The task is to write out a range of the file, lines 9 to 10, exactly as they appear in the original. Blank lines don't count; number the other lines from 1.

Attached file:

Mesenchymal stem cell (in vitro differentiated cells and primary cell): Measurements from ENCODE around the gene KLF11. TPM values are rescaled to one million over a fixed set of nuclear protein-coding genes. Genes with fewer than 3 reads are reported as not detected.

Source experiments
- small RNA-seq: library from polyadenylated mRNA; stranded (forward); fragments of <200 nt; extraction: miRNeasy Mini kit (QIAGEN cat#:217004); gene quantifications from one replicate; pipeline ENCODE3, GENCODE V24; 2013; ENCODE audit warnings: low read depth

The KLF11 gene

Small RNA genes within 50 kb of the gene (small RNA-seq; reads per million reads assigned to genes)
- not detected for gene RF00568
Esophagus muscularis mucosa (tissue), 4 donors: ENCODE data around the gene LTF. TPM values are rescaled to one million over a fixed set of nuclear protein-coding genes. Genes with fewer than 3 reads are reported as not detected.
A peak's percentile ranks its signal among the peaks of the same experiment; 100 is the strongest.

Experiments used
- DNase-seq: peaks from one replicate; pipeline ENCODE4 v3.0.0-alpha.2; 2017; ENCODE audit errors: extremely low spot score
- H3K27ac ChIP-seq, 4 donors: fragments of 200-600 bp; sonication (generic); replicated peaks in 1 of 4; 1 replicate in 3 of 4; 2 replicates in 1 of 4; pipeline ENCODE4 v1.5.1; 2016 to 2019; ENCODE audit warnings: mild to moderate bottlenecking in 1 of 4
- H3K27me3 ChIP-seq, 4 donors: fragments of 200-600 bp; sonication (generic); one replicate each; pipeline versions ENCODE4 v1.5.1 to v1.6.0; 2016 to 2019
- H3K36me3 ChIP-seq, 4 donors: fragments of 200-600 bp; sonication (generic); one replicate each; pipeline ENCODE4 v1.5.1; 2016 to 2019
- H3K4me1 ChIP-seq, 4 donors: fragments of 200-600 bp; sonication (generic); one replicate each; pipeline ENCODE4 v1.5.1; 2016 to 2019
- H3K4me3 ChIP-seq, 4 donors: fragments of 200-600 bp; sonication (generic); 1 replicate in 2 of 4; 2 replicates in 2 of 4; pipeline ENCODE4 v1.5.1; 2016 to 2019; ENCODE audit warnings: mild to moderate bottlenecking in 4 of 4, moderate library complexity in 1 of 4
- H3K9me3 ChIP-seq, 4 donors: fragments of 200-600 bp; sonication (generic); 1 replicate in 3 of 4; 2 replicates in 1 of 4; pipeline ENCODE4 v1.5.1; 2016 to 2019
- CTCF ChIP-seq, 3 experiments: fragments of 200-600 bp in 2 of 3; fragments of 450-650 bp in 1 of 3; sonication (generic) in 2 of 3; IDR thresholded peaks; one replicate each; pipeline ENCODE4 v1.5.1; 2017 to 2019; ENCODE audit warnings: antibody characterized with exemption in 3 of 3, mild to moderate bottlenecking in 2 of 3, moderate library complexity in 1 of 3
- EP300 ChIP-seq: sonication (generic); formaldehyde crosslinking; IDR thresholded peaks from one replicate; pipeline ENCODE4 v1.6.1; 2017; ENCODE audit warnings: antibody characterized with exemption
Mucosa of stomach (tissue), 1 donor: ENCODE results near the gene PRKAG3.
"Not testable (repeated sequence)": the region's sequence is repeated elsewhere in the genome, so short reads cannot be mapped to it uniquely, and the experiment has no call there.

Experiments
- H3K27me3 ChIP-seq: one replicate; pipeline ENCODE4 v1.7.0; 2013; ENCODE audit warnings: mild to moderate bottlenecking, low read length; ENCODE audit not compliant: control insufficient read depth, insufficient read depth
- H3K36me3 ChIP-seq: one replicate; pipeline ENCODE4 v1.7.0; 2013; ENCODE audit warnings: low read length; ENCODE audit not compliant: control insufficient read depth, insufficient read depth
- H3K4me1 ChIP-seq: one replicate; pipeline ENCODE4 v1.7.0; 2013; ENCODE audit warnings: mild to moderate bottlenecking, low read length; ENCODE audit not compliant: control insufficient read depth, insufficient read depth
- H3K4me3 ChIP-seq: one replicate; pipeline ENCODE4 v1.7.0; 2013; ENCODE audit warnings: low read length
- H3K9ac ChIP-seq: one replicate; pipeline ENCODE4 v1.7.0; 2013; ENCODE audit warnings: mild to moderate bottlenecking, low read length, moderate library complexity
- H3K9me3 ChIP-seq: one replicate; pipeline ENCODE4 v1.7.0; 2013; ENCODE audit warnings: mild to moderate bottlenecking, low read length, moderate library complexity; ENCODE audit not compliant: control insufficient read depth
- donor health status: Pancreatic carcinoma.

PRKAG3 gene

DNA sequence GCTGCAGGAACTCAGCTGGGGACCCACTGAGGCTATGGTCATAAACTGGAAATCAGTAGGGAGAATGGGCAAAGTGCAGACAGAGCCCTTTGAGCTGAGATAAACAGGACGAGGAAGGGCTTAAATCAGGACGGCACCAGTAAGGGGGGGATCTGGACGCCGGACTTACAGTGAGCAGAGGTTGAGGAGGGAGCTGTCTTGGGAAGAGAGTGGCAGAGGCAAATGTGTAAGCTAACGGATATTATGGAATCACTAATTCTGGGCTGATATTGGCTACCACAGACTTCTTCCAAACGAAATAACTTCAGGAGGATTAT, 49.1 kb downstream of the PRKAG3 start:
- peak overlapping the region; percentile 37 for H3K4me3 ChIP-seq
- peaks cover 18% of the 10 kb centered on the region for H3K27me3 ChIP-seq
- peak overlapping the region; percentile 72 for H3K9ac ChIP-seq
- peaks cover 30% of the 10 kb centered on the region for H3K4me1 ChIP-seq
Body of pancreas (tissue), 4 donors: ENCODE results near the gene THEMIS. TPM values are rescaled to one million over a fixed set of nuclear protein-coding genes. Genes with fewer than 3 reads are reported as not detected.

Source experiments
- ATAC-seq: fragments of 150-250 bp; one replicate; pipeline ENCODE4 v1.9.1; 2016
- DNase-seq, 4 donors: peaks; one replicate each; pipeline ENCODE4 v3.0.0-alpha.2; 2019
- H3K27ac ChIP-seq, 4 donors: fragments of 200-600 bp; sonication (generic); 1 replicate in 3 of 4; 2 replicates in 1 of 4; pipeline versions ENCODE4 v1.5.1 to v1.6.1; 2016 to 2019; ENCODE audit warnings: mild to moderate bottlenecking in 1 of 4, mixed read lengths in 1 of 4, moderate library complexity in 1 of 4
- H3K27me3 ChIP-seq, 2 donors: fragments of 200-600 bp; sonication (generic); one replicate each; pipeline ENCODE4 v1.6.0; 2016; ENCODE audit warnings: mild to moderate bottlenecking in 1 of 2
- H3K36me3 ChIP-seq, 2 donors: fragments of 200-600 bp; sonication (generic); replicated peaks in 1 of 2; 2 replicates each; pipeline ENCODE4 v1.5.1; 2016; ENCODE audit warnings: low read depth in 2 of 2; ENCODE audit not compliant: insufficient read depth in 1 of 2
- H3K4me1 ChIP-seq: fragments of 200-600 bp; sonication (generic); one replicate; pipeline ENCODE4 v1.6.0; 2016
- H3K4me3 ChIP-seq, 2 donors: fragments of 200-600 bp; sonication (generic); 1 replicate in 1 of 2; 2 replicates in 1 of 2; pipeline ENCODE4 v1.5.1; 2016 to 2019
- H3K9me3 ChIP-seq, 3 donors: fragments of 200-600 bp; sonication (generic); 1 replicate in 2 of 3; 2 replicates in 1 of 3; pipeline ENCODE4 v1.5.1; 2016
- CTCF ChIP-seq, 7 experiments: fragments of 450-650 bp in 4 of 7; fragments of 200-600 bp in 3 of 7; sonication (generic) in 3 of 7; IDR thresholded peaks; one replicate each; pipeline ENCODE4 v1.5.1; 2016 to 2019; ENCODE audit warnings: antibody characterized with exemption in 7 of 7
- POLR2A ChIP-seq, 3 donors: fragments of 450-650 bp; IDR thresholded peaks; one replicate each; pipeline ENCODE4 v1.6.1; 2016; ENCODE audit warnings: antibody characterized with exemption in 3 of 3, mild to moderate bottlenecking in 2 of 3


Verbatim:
Experiments used
- DNase-seq: peaks from one replicate; pipeline ENCODE4 v3.0.0-alpha.2; 2017; ENCODE audit errors: extremely low spot score